America’s Newspaper of Record brings word that Amazon has opened its first bookstore, as in brick-and-mortar bookstore.
The opening of Amazon.com’s first brick-and-mortar store on Tuesday proves that software is not really “eating the world,” as venture capitalist Marc Andreessen put it in 2011.
In his widely noted Wall Street Journal column about predatory software, Andreessen wrote:
“Today, the world’s largest bookseller, Amazon, is a software company — its core capability is its amazing software engine for selling virtually everything online, no retail stores necessary. On top of that, while Borders was thrashing in the throes of impending bankruptcy, Amazon rearranged its Web site to promote its Kindle digital books over physical books for the first time. Now even the books themselves are software.”
Retail stores are still not strictly necessary, and yet Amazon now has one in Seattle. That’s because the book market has proved less one-dimensional than publishers and sellers feared in 2010 and 2011.
In September, The New York Times revealed that the Association of American Publishers had registered a 10 percent decrease in digital book sales in the first five months of the year and that the number of independent bookstores was actually growing.
The failure of the Great Pumpkin to rise from the pumpkin patch and sprinkle the children with free eBooks is hardly surprising. I used to go around and around with moonbat friends about this issue as they were all convinced that we would soon be reading everything from a magic tablet. Physical books were old and stuff so of course they serve no purpose.
As is always the case with Utopians and futurists, they naturally assume that because they cannot see the obstacles to their fantasies, those obstacles must not exist. Full steam ahead! In the case of books, the glorious future of eBooks faced the very real obstacle that they were not a very good replacement for real books. They are and remain, a solution in search of a problem.
Don’t get me wrong, I consume most writing off a screen. I read a book or two per month, sometimes more sometimes less. I read a ton on-line. It has been so long since I’ve held a newspaper I can no longer remember when. The other day, I was getting coffee and someone asked if they had a newspaper. To me, it sounded like he wanted to know where to tie up his horse.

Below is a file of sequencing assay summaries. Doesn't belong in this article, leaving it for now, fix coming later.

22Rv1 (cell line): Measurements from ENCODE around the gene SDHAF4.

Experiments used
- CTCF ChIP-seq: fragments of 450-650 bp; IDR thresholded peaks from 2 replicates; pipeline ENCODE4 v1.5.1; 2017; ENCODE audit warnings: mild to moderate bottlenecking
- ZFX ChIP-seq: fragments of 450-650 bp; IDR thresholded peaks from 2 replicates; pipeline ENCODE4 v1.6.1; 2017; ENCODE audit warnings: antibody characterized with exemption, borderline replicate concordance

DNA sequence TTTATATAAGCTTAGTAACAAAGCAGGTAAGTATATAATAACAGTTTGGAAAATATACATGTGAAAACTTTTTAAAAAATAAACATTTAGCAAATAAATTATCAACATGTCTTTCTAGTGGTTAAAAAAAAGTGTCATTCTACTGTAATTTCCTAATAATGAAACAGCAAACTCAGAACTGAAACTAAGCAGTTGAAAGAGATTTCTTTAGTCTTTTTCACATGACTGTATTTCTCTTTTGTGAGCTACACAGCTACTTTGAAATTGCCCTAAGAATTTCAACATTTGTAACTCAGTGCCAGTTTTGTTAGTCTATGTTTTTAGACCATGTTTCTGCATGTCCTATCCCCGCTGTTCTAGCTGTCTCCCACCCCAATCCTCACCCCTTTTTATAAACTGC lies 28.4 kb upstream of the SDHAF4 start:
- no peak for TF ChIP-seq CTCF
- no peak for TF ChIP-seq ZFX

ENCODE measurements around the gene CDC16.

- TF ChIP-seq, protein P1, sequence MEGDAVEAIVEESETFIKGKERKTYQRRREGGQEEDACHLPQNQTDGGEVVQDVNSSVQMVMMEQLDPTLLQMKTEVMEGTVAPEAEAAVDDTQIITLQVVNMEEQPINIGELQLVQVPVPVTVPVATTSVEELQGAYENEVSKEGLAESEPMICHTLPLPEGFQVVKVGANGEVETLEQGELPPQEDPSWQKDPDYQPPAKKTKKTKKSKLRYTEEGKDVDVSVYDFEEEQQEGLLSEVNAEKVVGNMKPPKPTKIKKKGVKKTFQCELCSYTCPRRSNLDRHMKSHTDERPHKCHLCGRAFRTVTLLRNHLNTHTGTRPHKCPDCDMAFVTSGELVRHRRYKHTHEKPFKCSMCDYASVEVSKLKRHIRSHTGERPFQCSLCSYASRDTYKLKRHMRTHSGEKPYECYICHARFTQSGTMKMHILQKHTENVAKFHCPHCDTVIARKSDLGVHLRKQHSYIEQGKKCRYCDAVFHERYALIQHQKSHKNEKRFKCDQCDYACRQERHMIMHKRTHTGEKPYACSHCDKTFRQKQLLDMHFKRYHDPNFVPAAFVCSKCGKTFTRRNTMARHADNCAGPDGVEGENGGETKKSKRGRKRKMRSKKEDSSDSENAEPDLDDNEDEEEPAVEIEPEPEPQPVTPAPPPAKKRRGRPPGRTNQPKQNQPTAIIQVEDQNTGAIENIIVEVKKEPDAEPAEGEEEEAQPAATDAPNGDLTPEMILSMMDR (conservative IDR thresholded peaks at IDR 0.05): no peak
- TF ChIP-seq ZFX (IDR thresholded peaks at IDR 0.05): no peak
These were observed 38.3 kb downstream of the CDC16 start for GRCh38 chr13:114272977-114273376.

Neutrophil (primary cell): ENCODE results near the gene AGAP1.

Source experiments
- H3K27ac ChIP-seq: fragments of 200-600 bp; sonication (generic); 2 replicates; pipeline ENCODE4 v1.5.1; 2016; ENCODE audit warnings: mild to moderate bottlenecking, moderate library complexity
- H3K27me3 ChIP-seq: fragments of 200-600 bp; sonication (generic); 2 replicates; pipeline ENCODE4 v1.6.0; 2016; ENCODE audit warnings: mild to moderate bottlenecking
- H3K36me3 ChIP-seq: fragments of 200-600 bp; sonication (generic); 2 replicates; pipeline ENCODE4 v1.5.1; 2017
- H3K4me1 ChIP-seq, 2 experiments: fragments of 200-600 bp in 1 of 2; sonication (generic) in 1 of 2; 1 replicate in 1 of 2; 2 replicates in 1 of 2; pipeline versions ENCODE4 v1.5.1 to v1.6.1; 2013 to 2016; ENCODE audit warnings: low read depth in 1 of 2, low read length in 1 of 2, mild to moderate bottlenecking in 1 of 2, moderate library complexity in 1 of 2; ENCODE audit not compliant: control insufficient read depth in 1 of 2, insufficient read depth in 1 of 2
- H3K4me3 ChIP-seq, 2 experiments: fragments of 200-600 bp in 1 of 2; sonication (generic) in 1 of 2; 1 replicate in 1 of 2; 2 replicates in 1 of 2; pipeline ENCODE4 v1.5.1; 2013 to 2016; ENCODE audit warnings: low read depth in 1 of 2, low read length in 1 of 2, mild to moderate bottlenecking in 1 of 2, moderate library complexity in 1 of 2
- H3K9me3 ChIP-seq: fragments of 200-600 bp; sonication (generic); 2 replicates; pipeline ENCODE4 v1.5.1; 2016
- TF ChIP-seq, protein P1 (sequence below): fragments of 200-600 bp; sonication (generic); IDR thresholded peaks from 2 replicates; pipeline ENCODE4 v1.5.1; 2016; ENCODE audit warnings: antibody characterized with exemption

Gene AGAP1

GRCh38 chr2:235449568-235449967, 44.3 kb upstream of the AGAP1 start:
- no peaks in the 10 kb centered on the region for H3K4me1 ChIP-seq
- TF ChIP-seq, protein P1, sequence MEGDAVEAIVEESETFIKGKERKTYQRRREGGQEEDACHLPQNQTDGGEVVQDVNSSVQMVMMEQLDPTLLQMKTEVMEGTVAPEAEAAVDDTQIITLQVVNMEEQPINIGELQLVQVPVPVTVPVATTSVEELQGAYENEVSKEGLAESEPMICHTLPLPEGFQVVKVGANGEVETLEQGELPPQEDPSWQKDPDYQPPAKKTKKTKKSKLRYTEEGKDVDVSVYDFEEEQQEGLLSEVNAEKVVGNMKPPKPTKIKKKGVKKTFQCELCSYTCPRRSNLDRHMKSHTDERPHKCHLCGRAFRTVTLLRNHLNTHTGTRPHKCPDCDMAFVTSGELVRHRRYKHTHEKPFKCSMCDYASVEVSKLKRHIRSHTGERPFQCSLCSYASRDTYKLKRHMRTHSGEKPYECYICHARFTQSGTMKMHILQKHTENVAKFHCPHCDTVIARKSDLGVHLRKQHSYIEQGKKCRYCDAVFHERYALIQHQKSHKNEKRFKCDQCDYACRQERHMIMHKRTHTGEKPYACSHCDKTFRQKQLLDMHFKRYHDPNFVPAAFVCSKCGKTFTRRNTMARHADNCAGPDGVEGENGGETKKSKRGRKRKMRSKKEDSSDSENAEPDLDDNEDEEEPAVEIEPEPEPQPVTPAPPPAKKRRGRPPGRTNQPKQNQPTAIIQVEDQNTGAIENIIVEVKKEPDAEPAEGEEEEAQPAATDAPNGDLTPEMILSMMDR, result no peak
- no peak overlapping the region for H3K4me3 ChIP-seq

The thing I was never able to explain to my moonbat friends with regards to eBooks is that books as we understand them, along with bookstores, publishers, writers, editors, layout men, illustrators etc., did not spring from nothing. They evolved over time to solve the problem of quickly and easily distributing content to as many people as possible in a way that profits the people involved in that process. It is not easily replaced.
Movable type was invented in 1040. The printing press was invented 400 years later. In other words, it took 20 generations for there to develop a need for the mass production of printed material and a solution to be developed. We have another 30 generations to get us to the paperback that you can take to the beach. The point being is there is a lot of trial and error in those bodice-rippers you wife reads.
Utopians never think of these things as they think that their inheritance dropped from the sky. They have no appreciation for what they see around them. All they know is the sleek looking iPad is cool and all the cool kids have them so let’s close down the bookstores and make everyone read eBooks. That’s an exaggeration, but that’s the level of thinking. The people betting on eBooks were betting that 50 generations of work could be replaced in a wave of the hand.
I say all this as someone who reads eBooks. I read physical books too, but I also read eBooks when convenient. I re-read Camp of the Saints the other day off my tablet. The book is terrible and I would not display it on my bookshelf so I saved the money and downloaded it. The thing is, I don’t read a lot of books that suck and I tend to make notes in the margins when I read so the physical book works better most of the time.
Further, if I leave a book on a plane or at the beach, no big deal. If the sun melts my tablet, that is a big deal. If I drop my tablet down the steps, that’s a big deal, while dropping a book off the roof costs me nothing. These are things the Progressive mind can never contemplate as they see no value in them, because they see no value in people. My preferences are immaterial to the material mind.
This blinkered reasoning is standard fare these days so I’m an outlier. The physical book was as good as it needed to be and mail order was fast enough and cheap enough. For something to replace this model it had to be different, offering things you could never get in a book like embedded video or multidimensional plot strictures for fiction where every reader get s a slightly different experience. Instead eBooks are just books that make your eyes bleed.